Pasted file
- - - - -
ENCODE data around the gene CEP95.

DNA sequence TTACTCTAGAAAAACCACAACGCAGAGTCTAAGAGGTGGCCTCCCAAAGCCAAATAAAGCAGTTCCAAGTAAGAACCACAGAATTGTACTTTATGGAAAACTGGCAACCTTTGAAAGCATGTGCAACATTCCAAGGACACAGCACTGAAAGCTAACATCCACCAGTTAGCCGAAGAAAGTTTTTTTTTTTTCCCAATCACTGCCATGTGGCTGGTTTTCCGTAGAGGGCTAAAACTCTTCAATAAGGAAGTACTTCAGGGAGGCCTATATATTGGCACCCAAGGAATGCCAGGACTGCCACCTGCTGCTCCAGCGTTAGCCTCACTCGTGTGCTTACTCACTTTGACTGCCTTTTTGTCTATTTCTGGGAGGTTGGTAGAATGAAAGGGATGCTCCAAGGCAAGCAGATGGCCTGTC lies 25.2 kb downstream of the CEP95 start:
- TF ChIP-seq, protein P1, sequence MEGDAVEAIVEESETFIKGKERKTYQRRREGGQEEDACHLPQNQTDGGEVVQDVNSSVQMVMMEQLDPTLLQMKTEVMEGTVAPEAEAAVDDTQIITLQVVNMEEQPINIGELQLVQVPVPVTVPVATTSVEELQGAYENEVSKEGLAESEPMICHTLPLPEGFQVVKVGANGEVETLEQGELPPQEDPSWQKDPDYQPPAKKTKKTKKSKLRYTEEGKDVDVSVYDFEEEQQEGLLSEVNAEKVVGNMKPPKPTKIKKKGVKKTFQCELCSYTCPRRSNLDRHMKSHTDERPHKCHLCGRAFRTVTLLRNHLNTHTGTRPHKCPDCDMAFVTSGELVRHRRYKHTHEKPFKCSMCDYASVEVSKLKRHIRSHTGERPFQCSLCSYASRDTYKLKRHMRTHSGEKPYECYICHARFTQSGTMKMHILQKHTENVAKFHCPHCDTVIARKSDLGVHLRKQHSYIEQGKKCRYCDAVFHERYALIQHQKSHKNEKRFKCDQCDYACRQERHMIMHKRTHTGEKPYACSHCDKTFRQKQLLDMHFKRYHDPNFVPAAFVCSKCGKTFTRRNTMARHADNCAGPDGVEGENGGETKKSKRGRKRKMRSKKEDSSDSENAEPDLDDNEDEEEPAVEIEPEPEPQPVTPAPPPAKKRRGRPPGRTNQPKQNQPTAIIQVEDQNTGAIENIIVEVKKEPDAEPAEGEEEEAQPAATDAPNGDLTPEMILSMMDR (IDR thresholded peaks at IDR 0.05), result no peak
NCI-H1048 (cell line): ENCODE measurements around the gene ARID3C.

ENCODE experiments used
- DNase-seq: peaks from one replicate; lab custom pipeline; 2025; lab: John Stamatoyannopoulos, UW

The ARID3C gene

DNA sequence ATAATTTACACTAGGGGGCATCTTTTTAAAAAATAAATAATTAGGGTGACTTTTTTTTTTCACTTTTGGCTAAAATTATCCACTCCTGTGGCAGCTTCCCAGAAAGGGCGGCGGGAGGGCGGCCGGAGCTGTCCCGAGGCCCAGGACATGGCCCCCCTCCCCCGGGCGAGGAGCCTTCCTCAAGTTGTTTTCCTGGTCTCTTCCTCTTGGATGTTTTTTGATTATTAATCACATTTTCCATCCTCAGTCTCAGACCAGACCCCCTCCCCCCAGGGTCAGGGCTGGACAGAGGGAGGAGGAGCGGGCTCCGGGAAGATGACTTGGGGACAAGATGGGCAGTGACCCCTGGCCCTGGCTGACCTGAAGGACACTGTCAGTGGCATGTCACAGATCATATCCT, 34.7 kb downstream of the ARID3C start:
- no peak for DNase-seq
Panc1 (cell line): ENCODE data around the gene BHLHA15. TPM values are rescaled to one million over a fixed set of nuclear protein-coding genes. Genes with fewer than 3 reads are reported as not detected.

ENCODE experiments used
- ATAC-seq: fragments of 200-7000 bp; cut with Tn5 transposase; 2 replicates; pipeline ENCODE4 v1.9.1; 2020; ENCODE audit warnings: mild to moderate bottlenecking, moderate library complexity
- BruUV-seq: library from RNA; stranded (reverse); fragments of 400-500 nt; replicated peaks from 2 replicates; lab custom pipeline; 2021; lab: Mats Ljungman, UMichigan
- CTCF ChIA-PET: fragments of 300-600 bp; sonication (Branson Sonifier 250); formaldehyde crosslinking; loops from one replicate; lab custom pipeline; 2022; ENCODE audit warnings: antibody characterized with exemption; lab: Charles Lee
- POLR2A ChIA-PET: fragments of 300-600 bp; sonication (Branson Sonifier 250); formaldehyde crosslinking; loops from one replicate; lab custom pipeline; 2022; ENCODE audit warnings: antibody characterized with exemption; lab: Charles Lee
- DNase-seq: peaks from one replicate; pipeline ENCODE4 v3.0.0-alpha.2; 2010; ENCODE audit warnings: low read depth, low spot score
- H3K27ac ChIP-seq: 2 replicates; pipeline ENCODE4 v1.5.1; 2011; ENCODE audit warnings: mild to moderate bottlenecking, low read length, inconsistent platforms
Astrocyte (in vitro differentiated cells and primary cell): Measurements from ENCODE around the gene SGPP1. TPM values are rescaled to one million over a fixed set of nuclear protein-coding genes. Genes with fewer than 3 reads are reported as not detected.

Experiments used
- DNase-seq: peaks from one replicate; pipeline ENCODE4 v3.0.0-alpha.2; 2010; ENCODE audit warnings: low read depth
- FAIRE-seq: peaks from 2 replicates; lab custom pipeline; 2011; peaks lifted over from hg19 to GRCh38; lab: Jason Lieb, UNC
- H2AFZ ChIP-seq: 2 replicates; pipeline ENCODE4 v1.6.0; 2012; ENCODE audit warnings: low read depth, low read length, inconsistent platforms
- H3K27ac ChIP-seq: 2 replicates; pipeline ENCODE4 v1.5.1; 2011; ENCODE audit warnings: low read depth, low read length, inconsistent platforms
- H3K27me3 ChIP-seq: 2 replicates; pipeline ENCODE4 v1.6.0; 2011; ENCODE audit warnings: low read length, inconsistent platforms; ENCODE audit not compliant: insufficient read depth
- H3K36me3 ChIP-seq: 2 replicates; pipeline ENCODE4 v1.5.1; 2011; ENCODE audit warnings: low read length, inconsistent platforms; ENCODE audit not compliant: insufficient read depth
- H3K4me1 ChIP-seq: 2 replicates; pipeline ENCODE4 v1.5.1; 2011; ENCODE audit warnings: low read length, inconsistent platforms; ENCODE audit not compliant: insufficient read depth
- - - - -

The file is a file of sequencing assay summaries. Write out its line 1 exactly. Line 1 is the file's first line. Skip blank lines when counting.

ENCODE data around the gene CEP95.